Saturday, 5 May 2012

Review: The Sisters Brothers by Patrick DeWitt

This was an unusual choice for me; I knew it to be set in 1850's America, in the Old West, and as a general rule Westerns have never appealed to me. I think it's because no matter how much you romanticise it, the way in which the West was won was brutal to all - both for the Native Americans who lived there first, and for those first pioneers who struggled to get there, and I've never quite understood why people do romanticise it, considering the truth is so much more interesting. But another reason why I've shied away from such books is that - for me - they are set in a period of time that is too recent, historically. I know, I know, 160-odd years ago is hardly 'recent', but my personal interest in history tends to be a lot further back - I tend to lose interest around the time that politicians start running the world, as opposed to crazy monarchs (so, in British terms, around the Georgian era). All these little things meant that, for a time, I resisted picking this novel up. Yet there was something about the book that just drew me in; every now and then I encounter a book where I feel I should have no interest in it, yet I can't seem to avoid it - in an odd way, I feel like the book is following me. Eventually, I just went for it, and what followed was something completely at odds with anything I had anticipated.

The story centres around two notorious brothers, Charlie and Eli Sisters, who have been contracted to hunt down a gold prospector by their menacing employer, the Commodore. The two set off from Oregon City, where they are based, to San Francisco, where another employee of the Commodore - a scout called Morris - will be waiting to assist them on further details. However, things are - as always - not as simple as they seem. The novel is narrated from Eli's point of view, and straight off the bat you are aware that there is a noticeable difference between the two brothers; Eli seems gentler and quieter than his brother, and appears younger too - a sulk about a horse is particular evidence of this. Charlie, meanwhile, is more ruthless, wily and suited to this career path the two brothers have started down.

Because I was anticipating something entirely different, I was somewhat blindsided by the content. Now I think about it, I'm not entirely sure what I was expecting; more confrontations with Native Americans, I guess, and more shoot-outs in saloons. And there actually is all of that; but it's told in such a way that, what have become clich├ęd staples of the 'Old West' culture, become all at once unremarkable and almost normal. There's even a duel in the street, and yet even this becomes something of a non-event; you're paying more attention to the brothers' and their interaction with the other members of the onlooking crowd, than you do the life-or-death situation they're watching.

The brothers are difficult to understand; throughout the novel, you are reminded several times of the formidable reputation these two men have, and yet, because you have seen them in their more vulnerable moments, you cannot reconcile the notoriety of these men, with how you know them. For example, knowing that Charlie is petulant, and that Eli is something of a sulker, does not make it easy to think of them as infamous killers. Eli, in particular, is a well-written, complicated character; he confesses to moments of bloodlust, yet at the same time is saddened by the life he leads, and yearns for something simpler. Charlie, meanwhile, is more straight-forward; his ambitions do not take him from the path he is on, and so he has no qualms with anything he does, seeing it all as a means to an end. You get the impression that Charlie always sleeps well.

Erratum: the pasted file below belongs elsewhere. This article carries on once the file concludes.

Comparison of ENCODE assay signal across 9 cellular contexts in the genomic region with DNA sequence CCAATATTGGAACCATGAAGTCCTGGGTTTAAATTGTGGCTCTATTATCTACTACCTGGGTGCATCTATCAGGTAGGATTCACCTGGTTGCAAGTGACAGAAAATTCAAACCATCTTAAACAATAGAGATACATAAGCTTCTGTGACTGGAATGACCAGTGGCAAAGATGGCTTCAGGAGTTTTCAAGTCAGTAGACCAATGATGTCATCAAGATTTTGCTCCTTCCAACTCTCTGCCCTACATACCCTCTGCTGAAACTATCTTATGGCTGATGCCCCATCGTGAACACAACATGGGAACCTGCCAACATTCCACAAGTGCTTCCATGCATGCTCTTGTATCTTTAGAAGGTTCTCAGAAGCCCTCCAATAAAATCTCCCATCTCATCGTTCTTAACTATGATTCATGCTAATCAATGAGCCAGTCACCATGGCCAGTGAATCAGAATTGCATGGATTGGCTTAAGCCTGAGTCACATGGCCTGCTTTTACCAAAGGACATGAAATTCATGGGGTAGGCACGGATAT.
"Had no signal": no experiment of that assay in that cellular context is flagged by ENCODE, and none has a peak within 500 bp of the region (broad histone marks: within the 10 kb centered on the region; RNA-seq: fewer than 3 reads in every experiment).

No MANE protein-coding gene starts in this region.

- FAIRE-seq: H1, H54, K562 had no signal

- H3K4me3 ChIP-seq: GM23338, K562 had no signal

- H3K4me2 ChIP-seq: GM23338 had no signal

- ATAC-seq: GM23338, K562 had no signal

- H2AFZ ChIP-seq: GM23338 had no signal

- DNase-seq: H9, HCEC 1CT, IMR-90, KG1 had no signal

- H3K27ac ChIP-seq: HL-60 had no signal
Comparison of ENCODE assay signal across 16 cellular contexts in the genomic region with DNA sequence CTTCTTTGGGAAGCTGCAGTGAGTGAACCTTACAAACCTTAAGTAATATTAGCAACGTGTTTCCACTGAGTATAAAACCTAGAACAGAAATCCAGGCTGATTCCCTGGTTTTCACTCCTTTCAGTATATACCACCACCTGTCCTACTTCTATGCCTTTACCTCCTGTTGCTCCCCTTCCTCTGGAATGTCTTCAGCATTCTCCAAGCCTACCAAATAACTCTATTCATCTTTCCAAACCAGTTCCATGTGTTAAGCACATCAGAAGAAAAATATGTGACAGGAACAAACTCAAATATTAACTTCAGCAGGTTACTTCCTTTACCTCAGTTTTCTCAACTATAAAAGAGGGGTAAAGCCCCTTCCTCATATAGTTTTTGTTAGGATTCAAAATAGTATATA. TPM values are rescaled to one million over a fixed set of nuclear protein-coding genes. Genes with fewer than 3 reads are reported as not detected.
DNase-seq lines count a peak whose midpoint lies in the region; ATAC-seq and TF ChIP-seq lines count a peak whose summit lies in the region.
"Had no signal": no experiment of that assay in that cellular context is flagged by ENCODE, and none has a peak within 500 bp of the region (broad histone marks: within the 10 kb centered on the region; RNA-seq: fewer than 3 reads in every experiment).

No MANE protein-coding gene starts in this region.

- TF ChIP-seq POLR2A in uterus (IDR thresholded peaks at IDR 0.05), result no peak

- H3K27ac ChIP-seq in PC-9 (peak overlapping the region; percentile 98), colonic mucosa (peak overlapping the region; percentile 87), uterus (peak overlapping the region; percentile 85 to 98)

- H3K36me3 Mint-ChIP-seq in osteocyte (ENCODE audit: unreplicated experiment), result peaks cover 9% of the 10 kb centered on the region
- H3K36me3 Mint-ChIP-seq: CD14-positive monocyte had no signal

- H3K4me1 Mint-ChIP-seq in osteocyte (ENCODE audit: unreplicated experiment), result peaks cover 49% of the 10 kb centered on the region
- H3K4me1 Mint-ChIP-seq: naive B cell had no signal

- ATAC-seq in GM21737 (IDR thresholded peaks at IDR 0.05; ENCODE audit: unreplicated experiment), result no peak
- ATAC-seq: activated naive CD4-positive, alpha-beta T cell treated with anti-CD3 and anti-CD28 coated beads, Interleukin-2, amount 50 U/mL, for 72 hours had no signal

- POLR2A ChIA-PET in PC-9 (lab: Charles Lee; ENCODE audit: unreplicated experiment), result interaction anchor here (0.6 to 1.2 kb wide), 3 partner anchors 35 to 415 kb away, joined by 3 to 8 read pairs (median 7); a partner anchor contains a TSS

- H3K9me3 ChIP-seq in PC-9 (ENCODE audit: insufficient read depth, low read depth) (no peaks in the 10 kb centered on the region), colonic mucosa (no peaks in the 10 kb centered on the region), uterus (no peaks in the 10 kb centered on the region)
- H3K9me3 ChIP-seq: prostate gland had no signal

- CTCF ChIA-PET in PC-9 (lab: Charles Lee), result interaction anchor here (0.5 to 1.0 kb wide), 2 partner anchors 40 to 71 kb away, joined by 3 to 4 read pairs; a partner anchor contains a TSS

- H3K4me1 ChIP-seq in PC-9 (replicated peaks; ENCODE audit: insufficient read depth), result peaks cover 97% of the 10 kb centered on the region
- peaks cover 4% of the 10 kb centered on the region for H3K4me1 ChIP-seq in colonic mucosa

On the surface, this is a story about greed; the lengths a man will go to to acquire wealth, women, fame. Nearly all of the characters are motivated entirely by want; the Commodore covets what the Prospector has discovered, whilst the Prospector wants gold, and the Sisters Brothers want whatever they can get, and more. However, this is really a story about brotherly love. As with so many novels, the true story lies in the actual journey, as opposed to the events that occur when the characters reach their destination. As we travel with the brothers, the precarious relationship between the two becomes increasingly apparent; Eli is a romantic at heart, reluctant to continue in his role of assassin and dreaming of a woman to love and a shop to own, whilst Charlie revels in the fame and fortune it brings, and seems perfectly content in his life. This disparity between the two naturally causes some disagreements, yet the two remain united in the face of much adversity; when challenged, they stand together, and when they fall, they fall together.

I'm not surprised to say I really enjoyed this book; I always suspected I would, so I can't entirely explain why I took so long to read it. To say I was expecting the usual Western nonsense would be a disservice to Patrick DeWitt, but I certainly wasn't expecting to be drawn in as much as I was, nor was I expecting the characters to be so human. I felt deeply sympathetic towards them both; Eli, for regretting following his brother down this path, and Charlie, for being on it at all. What becomes clear throughout the novel is that what they think they're after is not what they'll find, and that will cause them to question everything that has lead them to this point. Being set in the Old West becomes, as in all good stories, superfluous; it could've been set in Tudor England and still would've packed the same punch. It's not a drastically clever novel, and is fairly linear in it's plot - no surprising cliffhangers here -  but it has it's own nuances and twists that lend it a certain intrigue which mean that, whilst it isn't exactly fast-paced, you are left somewhat breathless by the end.

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